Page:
Monday, March 23, 2009

The basics to buy carpet

So it's time to buy carpet? There are some basic things you will need to know. I'll touch on these things to get you started in the right direction. I'm not planning on making you an expert, but if I can get you thinking about more than just "is it the right color and how does it feel?" than we've accomplished something together!

First, before I jump into specific flooring information, think about your home and current situation. How long do you plan on staying at your current home? Why are you replacing the carpet? Or if you are a property manager, how long do you want the floor to last? If you're a builder, is this a spec home or higher end job? Try to get a feel for the performance that will be expected of the carpet. If you are only going to be in the home for 6 months, it may not make sense to get a higher end carpet style. Be sure to relay this type of information to your salesperson, whether over the phone, email or in person.

Once you have an idea of your need, then it's time to get into the nitty gritty. There are several different styles of carpet:
  • Plush/Saxony-Very formal and elegant but tends to show tracks. Comes in solid colors
  • Berber-can look casual or formal depending on decor, usually made out of olefin so it can mat down somewhat over time, also with Berber, the fewer the seams the better because it's a loop product and the fewer the seams, the fewer the loops that can become pulled at the edges. Comes in solid and flecked colors, hides surface dirt well if flecked colors
  • Semi trackless/textured plush-imagine a plush, but the fibers are slightly twisted to give a still somewhat formal look but shows less tracks than plush. Comes in solid colors but the appearance can change slightly depending on the light
  • Frieze- highly twisted, irregular fibers that resemble shag, but are thinner tighter fiber strands. Comes solid or flecked, and like Berber, can hide surface dirt well
  • Sculptured/cut loop/high-low- has a pattern with high and low loops or a mix of some loops that are cut and some are pulled tight against the backing. There is a high variation in these styles of color mixes, yarns, looks etc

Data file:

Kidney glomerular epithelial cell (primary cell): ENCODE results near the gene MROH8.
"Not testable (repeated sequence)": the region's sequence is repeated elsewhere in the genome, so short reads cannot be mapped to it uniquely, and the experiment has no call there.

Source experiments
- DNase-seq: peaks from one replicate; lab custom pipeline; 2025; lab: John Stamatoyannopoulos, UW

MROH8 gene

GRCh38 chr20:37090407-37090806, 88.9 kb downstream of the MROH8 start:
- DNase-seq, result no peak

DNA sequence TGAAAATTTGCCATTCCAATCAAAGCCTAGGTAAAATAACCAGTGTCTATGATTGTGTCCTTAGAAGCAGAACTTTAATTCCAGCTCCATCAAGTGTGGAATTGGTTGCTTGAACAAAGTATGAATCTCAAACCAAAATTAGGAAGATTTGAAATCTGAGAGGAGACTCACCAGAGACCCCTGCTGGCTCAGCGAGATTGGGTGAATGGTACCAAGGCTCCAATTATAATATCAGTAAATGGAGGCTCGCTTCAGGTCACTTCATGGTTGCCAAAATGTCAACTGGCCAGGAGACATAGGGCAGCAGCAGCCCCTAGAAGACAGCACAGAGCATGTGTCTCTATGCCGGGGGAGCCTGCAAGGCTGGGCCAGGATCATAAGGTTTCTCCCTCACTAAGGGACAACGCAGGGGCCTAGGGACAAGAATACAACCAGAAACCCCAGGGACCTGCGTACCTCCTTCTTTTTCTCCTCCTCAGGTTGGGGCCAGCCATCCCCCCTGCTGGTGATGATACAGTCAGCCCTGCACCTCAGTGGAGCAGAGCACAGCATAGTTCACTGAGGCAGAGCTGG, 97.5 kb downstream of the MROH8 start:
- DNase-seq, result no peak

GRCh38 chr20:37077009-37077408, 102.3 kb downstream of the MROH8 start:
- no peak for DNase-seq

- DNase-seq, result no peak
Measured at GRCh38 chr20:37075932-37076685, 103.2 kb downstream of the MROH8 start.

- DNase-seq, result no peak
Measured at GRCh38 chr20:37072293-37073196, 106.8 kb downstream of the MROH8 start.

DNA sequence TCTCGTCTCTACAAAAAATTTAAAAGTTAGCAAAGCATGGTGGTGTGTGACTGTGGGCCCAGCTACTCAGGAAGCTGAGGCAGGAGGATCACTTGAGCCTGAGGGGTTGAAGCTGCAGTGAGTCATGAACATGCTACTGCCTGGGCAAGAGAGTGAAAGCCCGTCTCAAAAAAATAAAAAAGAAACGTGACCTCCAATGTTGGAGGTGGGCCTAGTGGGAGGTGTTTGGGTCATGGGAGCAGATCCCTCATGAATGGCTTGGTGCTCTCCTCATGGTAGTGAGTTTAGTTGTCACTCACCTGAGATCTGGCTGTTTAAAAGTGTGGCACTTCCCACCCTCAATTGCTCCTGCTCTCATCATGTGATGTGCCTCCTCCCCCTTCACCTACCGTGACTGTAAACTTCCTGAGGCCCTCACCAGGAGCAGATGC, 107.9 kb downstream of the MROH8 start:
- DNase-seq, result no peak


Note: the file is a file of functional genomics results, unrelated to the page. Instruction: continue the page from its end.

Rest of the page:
• Level loop-usually a commercial looking style with short, tight loops of carpet, made for high traffic, usually don't see in homes

There are also different types of yarn used in carpet. Nylon is king. It has a nice feel and has superior wear and "memory". Nylon also resists soil and stains well. Another yarn is Polyester. Polyester may have one of the best "feels" out of all of the yarns. It is also very stain resistant. Polyester may have more "fuzzing" than other yarns though. The third yarn is Olefin. Olefin is a polypropylene blended product. It is extremely stain resistant. It does wear well but can tend to mat down over time. Wool is another option, but very rarely used anymore. Lastly are the Eco yarns. The most popular is PET. PET stands for (polyethylene terephthalate). PET fiber is made out of recycled plastic bottles. It is also extremely stain resistant. DuPont has also introduced Sorona, which can be made into carpet yarn. Sorona is mainly produced from corn syrup.

Keep these various styles and yarns in mind when looking to buy carpet. Be sure to match the right style and yarn for your specific application and need. As always, when shopping for carpet prices, check or call 1-800-232-5537.

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